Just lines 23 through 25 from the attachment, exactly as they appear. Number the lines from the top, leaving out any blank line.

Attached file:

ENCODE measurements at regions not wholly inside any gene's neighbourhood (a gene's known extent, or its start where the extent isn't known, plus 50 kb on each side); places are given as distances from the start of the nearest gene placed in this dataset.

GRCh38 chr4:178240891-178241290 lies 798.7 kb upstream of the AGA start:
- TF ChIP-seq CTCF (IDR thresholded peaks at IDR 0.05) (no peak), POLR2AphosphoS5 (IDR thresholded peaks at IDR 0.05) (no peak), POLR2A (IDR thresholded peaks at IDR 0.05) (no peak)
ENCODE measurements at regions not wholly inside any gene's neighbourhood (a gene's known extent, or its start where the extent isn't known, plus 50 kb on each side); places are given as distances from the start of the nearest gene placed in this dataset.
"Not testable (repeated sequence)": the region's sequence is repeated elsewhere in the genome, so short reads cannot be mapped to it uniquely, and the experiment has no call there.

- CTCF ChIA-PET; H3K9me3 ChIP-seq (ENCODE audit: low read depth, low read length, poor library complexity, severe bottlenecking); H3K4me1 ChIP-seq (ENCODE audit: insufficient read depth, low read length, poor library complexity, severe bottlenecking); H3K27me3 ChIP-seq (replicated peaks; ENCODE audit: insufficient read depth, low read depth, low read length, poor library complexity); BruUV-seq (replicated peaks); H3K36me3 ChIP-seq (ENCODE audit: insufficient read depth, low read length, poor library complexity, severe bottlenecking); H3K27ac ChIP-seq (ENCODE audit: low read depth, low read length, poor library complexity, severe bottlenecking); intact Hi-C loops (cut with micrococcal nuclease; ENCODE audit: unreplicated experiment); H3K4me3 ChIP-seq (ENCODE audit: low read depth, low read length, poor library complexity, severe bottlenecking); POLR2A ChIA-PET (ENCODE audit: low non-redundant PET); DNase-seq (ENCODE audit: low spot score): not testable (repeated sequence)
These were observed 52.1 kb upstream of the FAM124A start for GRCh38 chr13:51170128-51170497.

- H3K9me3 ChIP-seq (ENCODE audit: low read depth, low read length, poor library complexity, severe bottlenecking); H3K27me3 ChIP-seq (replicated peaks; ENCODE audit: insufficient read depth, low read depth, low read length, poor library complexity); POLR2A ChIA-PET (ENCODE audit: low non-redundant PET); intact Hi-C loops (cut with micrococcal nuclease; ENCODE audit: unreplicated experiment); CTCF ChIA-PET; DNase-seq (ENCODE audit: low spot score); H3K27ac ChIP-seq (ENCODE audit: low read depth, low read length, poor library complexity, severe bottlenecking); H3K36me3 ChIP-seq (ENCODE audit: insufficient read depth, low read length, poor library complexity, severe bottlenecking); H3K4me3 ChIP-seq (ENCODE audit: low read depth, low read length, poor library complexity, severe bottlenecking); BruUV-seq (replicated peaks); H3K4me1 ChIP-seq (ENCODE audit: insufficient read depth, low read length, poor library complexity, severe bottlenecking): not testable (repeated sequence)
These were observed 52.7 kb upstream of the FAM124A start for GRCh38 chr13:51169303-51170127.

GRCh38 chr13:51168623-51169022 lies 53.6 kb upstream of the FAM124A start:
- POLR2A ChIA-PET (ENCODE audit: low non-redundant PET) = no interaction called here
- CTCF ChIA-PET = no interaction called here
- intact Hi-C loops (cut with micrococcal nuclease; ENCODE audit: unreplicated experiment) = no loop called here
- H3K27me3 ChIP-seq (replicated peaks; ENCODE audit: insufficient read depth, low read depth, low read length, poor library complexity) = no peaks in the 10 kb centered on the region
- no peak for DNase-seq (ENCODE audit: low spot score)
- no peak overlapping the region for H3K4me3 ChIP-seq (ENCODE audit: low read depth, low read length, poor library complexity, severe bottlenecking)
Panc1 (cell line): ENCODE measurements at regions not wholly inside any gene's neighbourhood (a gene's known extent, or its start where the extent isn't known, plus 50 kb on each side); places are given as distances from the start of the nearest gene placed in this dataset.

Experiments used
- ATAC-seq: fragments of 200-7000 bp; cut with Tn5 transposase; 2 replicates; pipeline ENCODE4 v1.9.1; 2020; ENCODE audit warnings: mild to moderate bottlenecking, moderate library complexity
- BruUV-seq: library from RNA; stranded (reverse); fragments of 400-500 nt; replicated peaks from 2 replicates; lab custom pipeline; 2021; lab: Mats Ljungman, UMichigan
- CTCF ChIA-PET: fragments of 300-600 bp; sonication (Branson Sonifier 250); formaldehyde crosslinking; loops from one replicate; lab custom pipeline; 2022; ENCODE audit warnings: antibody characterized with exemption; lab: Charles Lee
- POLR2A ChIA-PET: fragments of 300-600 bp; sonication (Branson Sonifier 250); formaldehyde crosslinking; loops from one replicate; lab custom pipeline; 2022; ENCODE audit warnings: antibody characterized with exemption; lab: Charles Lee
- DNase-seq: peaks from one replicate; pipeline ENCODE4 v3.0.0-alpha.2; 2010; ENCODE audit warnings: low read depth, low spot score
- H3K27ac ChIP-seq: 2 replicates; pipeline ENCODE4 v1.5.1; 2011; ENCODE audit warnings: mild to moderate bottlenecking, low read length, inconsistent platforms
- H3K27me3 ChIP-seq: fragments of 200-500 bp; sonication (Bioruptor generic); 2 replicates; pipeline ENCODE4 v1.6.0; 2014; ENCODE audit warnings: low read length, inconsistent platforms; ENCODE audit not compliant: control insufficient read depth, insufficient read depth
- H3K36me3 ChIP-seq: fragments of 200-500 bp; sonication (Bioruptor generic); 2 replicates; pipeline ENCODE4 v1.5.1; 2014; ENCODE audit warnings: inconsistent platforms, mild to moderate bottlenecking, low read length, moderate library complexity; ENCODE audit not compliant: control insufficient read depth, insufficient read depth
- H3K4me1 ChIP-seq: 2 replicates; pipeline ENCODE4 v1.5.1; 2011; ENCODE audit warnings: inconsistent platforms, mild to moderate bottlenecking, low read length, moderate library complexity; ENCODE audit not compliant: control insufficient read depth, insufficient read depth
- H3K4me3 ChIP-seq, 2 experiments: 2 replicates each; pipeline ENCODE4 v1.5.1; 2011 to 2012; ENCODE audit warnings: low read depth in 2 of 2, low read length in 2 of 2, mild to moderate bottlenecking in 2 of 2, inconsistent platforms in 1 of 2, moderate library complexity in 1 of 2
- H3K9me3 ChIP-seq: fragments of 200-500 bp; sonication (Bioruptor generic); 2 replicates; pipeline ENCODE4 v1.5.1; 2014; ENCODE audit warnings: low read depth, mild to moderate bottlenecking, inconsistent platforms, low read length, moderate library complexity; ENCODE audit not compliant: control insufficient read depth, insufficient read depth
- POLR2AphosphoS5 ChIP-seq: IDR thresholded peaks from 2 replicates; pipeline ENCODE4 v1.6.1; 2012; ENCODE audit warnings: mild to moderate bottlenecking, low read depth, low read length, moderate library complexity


- DNase-seq: peaks from one replicate; pipeline ENCODE4 v3.0.0-alpha.2; 2010; ENCODE audit warnings: low read depth, low spot score
- H3K27ac ChIP-seq: 2 replicates; pipeline ENCODE4 v1.5.1; 2011; ENCODE audit warnings: mild to moderate bottlenecking, low read length, inconsistent platforms
- H3K27me3 ChIP-seq: fragments of 200-500 bp; sonication (Bioruptor generic); 2 replicates; pipeline ENCODE4 v1.6.0; 2014; ENCODE audit warnings: low read length, inconsistent platforms; ENCODE audit not compliant: control insufficient read depth, insufficient read depth